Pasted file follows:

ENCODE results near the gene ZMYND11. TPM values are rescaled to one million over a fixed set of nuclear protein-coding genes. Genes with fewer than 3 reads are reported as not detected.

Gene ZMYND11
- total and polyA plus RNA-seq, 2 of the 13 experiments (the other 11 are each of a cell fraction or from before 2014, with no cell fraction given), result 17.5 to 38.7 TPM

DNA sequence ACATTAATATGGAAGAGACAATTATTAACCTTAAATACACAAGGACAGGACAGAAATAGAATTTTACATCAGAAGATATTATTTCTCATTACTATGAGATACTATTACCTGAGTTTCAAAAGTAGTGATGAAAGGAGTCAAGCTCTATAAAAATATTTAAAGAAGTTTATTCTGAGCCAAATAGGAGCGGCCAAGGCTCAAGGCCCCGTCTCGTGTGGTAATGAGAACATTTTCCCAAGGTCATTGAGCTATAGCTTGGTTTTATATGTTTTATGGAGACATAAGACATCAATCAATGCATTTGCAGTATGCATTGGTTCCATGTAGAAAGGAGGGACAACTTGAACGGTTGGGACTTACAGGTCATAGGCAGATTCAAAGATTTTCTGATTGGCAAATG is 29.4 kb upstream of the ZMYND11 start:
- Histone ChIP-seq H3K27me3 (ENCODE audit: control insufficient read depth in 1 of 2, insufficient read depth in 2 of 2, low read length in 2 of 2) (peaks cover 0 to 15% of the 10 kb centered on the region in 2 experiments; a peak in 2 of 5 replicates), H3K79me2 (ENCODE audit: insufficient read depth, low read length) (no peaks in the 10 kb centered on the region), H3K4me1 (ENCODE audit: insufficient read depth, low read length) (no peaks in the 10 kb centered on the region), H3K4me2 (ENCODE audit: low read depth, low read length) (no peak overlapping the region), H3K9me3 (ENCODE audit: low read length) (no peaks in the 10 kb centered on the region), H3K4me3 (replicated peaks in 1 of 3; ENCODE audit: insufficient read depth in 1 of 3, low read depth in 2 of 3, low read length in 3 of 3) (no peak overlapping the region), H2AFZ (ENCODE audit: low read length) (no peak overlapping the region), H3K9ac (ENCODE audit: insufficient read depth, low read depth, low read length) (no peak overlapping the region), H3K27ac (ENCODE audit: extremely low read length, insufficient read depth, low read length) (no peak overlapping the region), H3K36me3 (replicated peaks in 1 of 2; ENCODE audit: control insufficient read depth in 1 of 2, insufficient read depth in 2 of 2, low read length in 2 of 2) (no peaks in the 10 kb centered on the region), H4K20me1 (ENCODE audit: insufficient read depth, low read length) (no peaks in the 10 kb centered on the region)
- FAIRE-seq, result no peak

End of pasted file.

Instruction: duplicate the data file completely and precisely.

ENCODE results near the gene ZMYND11. TPM values are rescaled to one million over a fixed set of nuclear protein-coding genes. Genes with fewer than 3 reads are reported as not detected.

Gene ZMYND11
- total and polyA plus RNA-seq, 2 of the 13 experiments (the other 11 are each of a cell fraction or from before 2014, with no cell fraction given), result 17.5 to 38.7 TPM

DNA sequence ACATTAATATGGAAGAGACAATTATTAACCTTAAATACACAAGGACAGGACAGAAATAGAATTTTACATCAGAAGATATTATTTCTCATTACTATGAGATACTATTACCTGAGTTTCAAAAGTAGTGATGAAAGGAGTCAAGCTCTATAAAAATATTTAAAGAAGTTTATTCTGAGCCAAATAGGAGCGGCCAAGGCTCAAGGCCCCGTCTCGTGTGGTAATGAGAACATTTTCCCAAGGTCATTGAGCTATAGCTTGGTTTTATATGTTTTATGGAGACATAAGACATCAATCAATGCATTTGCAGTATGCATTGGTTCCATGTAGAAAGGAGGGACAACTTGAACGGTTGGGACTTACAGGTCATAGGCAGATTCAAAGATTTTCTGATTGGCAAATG is 29.4 kb upstream of the ZMYND11 start:
- Histone ChIP-seq H3K27me3 (ENCODE audit: control insufficient read depth in 1 of 2, insufficient read depth in 2 of 2, low read length in 2 of 2) (peaks cover 0 to 15% of the 10 kb centered on the region in 2 experiments; a peak in 2 of 5 replicates), H3K79me2 (ENCODE audit: insufficient read depth, low read length) (no peaks in the 10 kb centered on the region), H3K4me1 (ENCODE audit: insufficient read depth, low read length) (no peaks in the 10 kb centered on the region), H3K4me2 (ENCODE audit: low read depth, low read length) (no peak overlapping the region), H3K9me3 (ENCODE audit: low read length) (no peaks in the 10 kb centered on the region), H3K4me3 (replicated peaks in 1 of 3; ENCODE audit: insufficient read depth in 1 of 3, low read depth in 2 of 3, low read length in 3 of 3) (no peak overlapping the region), H2AFZ (ENCODE audit: low read length) (no peak overlapping the region), H3K9ac (ENCODE audit: insufficient read depth, low read depth, low read length) (no peak overlapping the region), H3K27ac (ENCODE audit: extremely low read length, insufficient read depth, low read length) (no peak overlapping the region), H3K36me3 (replicated peaks in 1 of 2; ENCODE audit: control insufficient read depth in 1 of 2, insufficient read depth in 2 of 2, low read length in 2 of 2) (no peaks in the 10 kb centered on the region), H4K20me1 (ENCODE audit: insufficient read depth, low read length) (no peaks in the 10 kb centered on the region)
- FAIRE-seq, result no peak